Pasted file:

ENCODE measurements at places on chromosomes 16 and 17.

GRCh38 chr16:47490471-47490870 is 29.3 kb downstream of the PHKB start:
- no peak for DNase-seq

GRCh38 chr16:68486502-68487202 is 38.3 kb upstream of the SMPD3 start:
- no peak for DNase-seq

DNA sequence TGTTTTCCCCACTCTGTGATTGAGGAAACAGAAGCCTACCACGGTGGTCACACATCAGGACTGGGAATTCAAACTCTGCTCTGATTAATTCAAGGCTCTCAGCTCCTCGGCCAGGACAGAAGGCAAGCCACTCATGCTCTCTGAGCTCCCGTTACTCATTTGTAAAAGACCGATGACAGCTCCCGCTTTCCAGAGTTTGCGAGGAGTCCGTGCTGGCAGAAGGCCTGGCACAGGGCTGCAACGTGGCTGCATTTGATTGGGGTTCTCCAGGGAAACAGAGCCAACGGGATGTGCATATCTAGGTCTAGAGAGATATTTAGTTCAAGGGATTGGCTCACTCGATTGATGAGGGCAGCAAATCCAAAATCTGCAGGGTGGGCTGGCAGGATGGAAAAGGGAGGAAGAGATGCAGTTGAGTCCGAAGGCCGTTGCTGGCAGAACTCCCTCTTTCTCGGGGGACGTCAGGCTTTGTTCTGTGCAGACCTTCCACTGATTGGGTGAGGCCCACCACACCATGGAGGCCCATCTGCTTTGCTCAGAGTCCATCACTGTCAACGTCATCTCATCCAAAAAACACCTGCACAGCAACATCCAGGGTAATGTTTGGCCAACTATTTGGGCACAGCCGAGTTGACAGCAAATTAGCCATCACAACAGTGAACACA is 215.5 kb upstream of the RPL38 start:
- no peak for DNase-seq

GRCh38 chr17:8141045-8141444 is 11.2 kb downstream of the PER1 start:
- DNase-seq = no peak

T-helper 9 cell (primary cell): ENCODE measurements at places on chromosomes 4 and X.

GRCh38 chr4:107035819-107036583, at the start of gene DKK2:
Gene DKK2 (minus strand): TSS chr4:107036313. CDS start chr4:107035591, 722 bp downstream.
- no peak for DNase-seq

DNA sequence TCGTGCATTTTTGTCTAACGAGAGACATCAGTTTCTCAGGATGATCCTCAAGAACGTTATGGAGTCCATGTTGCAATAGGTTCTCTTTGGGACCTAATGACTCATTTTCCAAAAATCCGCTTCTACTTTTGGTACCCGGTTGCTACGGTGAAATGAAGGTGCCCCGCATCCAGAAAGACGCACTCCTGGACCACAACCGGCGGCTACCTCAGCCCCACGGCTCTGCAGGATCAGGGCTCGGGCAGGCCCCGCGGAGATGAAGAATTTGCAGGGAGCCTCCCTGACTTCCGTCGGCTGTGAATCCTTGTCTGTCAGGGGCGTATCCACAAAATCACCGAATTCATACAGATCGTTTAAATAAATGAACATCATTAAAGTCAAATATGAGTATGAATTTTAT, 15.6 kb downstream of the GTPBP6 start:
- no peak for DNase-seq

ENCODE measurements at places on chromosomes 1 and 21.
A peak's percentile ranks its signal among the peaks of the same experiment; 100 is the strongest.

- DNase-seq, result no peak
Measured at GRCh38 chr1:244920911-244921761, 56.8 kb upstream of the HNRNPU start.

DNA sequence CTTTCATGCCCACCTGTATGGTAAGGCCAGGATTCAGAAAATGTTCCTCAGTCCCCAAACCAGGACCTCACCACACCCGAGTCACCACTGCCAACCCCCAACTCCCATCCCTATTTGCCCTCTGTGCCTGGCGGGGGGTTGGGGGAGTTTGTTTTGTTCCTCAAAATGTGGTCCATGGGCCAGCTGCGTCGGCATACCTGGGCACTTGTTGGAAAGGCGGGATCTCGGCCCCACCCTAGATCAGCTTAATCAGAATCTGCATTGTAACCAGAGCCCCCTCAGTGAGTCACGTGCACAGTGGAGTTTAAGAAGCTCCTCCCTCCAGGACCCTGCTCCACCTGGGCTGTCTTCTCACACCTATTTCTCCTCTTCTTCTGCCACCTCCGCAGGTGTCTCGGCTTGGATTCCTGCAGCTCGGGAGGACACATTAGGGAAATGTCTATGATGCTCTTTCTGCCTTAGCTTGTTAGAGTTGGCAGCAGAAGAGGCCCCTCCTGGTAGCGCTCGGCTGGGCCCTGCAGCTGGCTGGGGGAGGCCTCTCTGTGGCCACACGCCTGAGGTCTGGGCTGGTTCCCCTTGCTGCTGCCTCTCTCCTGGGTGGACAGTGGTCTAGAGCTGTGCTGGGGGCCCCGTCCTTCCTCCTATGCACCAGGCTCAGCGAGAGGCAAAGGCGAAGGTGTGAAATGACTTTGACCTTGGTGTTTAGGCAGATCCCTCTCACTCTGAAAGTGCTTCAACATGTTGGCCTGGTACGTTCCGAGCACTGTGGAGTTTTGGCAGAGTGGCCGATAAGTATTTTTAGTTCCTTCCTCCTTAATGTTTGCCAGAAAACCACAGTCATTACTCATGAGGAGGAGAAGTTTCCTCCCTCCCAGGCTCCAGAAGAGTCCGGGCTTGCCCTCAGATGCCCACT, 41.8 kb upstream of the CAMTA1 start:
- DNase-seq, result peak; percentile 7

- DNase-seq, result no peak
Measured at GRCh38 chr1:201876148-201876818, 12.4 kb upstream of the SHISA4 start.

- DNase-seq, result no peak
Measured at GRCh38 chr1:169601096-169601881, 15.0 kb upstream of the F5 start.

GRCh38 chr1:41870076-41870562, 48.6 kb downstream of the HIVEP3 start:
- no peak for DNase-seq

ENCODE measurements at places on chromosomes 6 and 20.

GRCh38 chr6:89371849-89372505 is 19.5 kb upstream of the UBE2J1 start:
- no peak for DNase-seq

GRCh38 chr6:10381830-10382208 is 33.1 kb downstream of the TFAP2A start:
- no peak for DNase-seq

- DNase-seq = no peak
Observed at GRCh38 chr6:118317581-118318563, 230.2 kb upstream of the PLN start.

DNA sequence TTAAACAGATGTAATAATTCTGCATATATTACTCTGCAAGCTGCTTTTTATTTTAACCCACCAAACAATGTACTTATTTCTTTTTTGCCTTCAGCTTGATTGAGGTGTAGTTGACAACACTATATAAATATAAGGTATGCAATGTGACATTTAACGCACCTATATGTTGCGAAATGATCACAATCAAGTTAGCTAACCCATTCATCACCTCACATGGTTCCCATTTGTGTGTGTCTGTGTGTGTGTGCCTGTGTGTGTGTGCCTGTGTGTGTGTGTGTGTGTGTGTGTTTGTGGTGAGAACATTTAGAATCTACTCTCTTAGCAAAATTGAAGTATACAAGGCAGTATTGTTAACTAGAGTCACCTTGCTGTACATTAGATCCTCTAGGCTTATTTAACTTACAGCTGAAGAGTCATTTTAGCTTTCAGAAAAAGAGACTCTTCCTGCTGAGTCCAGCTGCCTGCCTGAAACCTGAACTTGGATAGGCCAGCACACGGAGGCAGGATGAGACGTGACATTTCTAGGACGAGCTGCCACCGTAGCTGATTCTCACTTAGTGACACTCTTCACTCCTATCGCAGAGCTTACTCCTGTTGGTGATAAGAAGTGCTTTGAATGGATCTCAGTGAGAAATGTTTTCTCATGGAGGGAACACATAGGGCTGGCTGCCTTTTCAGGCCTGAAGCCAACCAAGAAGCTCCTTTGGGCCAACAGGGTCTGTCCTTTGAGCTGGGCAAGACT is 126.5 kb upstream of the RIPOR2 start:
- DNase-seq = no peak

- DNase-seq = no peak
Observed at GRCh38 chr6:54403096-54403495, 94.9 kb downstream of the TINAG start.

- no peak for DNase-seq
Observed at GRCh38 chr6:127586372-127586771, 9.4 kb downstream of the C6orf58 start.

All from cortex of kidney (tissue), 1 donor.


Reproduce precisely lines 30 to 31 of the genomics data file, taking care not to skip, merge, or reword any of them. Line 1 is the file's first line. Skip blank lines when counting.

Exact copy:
- no peak for DNase-seq

GRCh38 chr6:10381830-10382208 is 33.1 kb downstream of the TFAP2A start: